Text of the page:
The “InterOceanica” Highway System
The Twin Ocean project has not been the only attempt at inter-oceanic connectivity. This rail project all too much mirrors the “InterOceanica” transcontinental highway system which had the same intentions. This project, beginning in 2006, was estimated to reduce trading costs from Brazil to Asia by $100 USD per ton, which is even more than the Twin Ocean Railroad is estimated to save.  Execution of the project, however, was shortsighted and incomplete, leaving the highway inaccessible for heavy shipping. Rob Curran, reporter for the Wall Street Journal, recalls incredibly steep roads; unfinished, damaged and nonexistent sections; and natural obstructions.
Aside from infrastructural issues, the highway promoted a surge of more insidious consequences. Rob Curran continues, “The road seems to have made the lives of many Peruvians easier; it has done the same for drug traffickers, illegal gold miners and unscrupulous developers.”  Similar consequences arose from Brazil’s Trans-Amazonian Highway in the 1970s, which fostered rampant deforestation and environmental destruction.
Many argue that similar dangers exist for the Twin Ocean project, which could easily foster illegal mining, destructive lumbering, and drug trafficking to an already sensitive and vulnerable region. Twin Ocean project leaders have either forgotten or blatantly ignored the failures of the past.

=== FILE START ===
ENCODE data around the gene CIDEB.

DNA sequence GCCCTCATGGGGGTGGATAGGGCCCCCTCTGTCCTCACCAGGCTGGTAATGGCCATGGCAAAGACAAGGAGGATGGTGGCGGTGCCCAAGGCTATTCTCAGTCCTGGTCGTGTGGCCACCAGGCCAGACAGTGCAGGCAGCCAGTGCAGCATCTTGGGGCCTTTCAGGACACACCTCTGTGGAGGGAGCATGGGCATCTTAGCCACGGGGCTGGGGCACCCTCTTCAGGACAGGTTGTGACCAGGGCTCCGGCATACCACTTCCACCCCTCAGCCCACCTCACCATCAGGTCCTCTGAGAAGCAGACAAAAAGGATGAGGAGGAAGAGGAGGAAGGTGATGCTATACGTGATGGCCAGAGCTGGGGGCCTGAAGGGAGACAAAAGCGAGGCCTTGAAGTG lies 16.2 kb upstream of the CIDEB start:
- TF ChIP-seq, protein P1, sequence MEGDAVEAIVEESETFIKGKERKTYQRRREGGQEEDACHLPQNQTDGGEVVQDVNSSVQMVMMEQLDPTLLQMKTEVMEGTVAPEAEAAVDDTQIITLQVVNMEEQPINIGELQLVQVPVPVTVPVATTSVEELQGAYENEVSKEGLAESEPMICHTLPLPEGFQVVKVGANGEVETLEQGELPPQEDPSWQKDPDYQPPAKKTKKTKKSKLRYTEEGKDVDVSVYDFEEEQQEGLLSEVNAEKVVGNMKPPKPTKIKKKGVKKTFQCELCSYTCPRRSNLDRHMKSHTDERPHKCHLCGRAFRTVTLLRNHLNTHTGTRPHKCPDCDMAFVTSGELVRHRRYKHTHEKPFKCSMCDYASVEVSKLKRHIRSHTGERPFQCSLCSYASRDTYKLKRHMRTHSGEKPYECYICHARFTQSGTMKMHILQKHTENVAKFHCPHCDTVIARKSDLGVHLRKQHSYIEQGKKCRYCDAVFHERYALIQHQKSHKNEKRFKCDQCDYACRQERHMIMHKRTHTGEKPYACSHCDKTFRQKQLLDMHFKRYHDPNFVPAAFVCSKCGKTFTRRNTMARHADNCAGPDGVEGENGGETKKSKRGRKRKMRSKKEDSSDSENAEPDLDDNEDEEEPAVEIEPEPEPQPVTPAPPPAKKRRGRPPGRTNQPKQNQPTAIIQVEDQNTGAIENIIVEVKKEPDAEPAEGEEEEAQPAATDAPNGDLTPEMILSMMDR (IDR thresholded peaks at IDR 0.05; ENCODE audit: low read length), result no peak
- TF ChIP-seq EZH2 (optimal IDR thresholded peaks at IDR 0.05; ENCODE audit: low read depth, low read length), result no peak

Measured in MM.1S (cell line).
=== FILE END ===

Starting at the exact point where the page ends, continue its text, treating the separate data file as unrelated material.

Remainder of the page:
Social and Environmental Repercussions
Following Premier Li’s recent visit to South America, outcry against the project has risen from several environmental and human rights groups throughout the hemisphere. Many of these groups fear that a railroad will likely disturb the delicate Amazonian ecosystem and expose likewise vulnerable, isolated indigenous communities to future development and exploitation. This project is a modern day representation of the manifest destiny-oriented, transcontinental railroad of the United States, which was executed with little to no regard to the native peoples who occupied much of western North America.
Previous infrastructural projects such as the Trans-Amazonian Highway, the Belo Monte Dam, and the Carajás Mine Project are just three examples of large-scale construction projects that demonstrate great social and environmental destruction. These projects were administered with little consideration for the socio-environmental impacts of development. As Christian Poirier of Amazon Watch points out, “Past mega-projects suggest that far from consulting the indigenous communities that lay in their path, the government is more likely to steamroll their rights while paying mere lip service to environmental protection.” He continues, “As with road projects, railways open access to previously remote regions, bring a flow of migrant workers inevitably followed by deforestation mafias and cattle ranchers, creating a perfect storm of pressures upon the forest and forest peoples.”  According to the Amazonian Network of Georeferenced Socio-Environmental Information, a Brazilian environmental organization, this mega-railroad project will likely expose 600 indigenous communities, and this should be cause for concern.